Friday, April 15, 2011

The Silent Majority Speaks

The silent majority has spoken up in today's DE, providing me with an easy cheap-shot illustration. 

Nixon famously used the phrase "the silent majority"of those who supported the war in Vietnam which he, of course, was earnestly attempting to bring to an end. Now there was a leader one could trust! But back to events more contemporary.

The DE letter was signed (online) by many faculty members I know and respect. This of course doesn't stop me from disagreeing with them. Here are their main arguments as I see them, and some counterarguments.

  1. Faculty should join others in sacrificing for the good of the university. The FA is not arguing that Faculty alone should be exempt from furlough days, but rather that furlough days ought not to be required of any employees (most of whom, of course, make rather less money than tenured or tenure-track faculty, and thus can less afford to lose days of pay). The FA has tried to argue, based on publicly available data about the budget--most obviously the $15.8 million surplus last year--that SIUC is in sound fiscal shape. Despite the state's budgetary woes, prior cuts at SIUC have more than made up for somewhat smaller than expected increases in tuition revenues and the loss of federal stimulus money. This isn't a case of "shared sacrifice", it's a case of the administration deciding that paying its employees their full salary isn't as high a priority as ensuring that $2.6 million are available for other purposes.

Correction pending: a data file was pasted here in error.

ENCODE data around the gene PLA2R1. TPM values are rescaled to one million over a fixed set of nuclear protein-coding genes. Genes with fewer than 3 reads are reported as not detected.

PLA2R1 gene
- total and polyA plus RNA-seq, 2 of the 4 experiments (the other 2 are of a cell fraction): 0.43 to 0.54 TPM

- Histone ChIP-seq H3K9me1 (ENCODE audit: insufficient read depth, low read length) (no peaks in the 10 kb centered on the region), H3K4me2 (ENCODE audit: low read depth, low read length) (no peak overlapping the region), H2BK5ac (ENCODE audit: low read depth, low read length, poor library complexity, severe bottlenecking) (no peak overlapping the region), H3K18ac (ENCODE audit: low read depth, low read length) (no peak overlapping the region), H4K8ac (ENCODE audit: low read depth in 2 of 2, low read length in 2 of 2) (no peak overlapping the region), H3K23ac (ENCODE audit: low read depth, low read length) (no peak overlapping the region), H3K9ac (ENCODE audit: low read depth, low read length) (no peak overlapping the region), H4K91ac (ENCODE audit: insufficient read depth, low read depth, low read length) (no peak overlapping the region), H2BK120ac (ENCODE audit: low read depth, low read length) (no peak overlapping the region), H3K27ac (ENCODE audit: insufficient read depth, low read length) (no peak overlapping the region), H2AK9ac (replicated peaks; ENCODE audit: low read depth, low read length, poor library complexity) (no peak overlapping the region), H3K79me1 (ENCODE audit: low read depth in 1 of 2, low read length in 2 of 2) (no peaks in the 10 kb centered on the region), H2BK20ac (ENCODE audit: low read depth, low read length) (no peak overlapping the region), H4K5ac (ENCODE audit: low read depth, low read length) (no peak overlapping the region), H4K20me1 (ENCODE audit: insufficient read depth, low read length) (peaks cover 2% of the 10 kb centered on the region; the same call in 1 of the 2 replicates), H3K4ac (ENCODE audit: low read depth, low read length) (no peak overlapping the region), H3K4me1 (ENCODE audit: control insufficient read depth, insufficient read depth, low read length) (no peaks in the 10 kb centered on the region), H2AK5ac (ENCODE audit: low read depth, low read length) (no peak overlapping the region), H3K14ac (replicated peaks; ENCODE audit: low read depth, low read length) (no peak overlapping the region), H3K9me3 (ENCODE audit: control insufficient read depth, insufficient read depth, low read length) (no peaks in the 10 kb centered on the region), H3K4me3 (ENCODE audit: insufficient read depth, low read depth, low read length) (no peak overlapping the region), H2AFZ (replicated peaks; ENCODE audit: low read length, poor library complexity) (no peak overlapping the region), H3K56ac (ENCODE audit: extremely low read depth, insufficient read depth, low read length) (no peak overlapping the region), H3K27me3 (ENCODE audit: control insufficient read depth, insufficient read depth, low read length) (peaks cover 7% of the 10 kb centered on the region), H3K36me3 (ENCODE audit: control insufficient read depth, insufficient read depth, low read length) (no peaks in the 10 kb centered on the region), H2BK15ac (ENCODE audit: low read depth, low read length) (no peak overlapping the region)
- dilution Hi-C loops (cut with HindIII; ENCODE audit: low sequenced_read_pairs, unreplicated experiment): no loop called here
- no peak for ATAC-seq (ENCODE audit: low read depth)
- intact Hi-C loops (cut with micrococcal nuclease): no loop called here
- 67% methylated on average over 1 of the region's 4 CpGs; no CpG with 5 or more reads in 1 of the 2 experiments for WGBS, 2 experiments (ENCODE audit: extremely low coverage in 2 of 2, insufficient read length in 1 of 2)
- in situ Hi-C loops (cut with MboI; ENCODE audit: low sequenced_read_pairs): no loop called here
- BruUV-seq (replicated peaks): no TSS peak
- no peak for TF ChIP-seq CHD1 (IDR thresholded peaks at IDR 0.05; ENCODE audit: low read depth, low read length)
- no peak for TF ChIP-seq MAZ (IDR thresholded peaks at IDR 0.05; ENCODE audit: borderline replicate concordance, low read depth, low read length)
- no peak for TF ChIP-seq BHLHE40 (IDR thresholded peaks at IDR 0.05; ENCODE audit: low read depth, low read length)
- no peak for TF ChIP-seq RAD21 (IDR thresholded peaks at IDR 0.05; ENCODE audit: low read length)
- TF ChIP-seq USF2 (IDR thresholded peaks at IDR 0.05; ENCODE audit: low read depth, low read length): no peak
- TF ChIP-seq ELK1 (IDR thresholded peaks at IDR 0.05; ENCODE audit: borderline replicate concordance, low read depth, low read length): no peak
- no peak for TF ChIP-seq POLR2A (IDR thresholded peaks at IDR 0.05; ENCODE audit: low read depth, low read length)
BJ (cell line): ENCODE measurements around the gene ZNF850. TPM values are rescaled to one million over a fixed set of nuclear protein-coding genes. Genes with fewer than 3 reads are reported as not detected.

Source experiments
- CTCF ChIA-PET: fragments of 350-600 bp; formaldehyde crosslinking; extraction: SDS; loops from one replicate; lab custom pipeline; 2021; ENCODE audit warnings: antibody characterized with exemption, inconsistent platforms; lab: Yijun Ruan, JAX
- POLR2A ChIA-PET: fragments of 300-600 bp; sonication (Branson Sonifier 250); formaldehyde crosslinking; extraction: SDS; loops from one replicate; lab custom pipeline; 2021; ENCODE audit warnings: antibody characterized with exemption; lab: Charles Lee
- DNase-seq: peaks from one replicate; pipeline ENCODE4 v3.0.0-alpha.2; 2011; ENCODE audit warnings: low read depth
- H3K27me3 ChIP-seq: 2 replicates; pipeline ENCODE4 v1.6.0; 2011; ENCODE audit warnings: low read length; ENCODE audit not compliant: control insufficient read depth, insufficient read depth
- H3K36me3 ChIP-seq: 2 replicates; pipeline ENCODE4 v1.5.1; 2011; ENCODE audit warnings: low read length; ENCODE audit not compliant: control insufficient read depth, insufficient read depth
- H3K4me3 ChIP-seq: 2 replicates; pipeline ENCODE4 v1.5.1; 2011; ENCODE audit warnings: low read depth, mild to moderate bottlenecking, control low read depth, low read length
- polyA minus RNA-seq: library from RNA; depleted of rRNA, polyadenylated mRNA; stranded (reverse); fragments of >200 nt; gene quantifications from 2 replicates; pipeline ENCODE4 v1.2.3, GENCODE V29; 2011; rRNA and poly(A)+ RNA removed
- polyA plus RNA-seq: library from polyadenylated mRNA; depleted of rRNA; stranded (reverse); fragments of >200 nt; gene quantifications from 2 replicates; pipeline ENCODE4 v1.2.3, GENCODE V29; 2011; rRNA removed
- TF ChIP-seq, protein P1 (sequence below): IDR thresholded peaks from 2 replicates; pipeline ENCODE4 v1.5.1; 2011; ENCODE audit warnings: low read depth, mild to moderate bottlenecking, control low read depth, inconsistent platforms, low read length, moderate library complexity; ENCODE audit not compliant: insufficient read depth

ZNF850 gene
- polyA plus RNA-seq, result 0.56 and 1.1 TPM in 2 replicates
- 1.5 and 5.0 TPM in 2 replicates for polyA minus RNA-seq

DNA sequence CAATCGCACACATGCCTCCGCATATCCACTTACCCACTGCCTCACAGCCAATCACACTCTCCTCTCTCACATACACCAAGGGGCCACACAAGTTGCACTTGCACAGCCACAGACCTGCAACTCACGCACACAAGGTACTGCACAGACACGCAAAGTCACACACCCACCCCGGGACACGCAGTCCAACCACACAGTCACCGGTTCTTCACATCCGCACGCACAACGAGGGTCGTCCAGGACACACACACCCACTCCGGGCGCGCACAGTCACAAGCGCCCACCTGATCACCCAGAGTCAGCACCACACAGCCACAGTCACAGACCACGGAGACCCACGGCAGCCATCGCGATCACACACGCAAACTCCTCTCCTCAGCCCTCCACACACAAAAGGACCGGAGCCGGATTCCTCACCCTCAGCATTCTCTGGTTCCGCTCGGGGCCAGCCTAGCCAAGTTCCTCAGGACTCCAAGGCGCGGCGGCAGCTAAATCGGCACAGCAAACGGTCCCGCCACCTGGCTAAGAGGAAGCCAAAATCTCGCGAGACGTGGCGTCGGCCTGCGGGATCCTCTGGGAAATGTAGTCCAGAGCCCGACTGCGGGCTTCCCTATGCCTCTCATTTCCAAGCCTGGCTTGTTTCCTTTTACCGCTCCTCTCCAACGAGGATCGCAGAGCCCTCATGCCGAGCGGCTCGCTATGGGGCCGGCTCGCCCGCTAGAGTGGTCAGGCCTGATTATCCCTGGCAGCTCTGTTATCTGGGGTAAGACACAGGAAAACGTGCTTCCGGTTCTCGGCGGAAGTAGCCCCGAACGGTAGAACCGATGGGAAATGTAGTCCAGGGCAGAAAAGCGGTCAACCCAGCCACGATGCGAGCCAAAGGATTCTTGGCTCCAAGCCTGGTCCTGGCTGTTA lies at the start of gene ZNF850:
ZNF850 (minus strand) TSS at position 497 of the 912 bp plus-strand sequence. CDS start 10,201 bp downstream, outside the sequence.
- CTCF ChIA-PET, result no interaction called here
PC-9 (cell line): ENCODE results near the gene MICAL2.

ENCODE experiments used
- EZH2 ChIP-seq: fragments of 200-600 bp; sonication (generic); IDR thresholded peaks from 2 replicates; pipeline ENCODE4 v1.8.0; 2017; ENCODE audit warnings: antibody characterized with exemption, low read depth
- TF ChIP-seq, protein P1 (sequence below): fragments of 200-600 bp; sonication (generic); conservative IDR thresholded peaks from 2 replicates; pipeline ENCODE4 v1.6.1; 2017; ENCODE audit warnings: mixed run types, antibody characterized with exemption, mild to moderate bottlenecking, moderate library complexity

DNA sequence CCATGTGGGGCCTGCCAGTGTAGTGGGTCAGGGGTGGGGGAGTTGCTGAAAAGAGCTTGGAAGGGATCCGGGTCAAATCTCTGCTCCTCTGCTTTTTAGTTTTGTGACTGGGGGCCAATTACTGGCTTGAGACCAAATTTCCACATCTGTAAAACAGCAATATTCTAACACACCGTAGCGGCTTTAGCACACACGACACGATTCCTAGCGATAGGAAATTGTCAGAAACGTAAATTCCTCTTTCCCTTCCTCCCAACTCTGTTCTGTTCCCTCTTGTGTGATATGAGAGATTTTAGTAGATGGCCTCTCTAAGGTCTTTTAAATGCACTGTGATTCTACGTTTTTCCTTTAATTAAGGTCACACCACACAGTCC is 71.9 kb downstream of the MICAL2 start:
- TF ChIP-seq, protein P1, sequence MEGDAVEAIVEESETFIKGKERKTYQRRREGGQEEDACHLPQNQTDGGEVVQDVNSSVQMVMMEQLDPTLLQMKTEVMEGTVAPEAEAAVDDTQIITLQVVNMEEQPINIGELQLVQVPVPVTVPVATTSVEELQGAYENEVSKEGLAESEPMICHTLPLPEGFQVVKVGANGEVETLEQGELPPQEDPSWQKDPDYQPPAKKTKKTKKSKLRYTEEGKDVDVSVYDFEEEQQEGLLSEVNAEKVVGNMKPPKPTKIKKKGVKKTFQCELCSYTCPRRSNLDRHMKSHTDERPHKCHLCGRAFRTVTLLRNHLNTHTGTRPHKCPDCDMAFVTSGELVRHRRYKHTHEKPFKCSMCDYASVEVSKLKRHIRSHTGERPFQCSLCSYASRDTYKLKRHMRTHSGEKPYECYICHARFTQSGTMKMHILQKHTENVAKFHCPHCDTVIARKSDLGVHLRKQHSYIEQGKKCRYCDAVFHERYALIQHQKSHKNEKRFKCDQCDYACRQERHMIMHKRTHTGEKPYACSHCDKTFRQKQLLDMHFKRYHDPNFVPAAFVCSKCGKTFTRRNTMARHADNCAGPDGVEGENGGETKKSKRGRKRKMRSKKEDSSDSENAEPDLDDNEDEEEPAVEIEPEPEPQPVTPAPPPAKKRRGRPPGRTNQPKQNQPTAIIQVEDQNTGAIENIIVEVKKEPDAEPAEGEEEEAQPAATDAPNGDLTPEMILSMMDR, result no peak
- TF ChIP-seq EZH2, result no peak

2. The FA is divisive. Well, democracy, and shared governance, are going to include disagreements. The "silent majority", by speaking up, are of course contributing to the divisive debate--which is their right. The problem isn't debate, but rather when one side in a debate denies the other a voice. That is what the administration has done by cutting off negotiations with campus unions and resorting to imposing its own terms on us.
  3. We should trust the administration to do what is right. This argument will obviously appeal only to one with little interest in shared governance of any sort. But let me add that my own disagreements with the administration are not based on distrust (for the most part), but rather on my trust that their vision for this place differs from mine, and that mine, of course, is better. In a nutshell: they mistake quantative means, various measures of "efficiency" or "performance" adapted from the corporate world, for our largely qualitative end: learning--our students learning and our own. Hence their emphasis is continually on producing more: more credit hours, more degrees, more majors, more grants, and on doing so more efficiently. Trying to do more with less tends to undermine quality. See Ryan's wonderful post on this.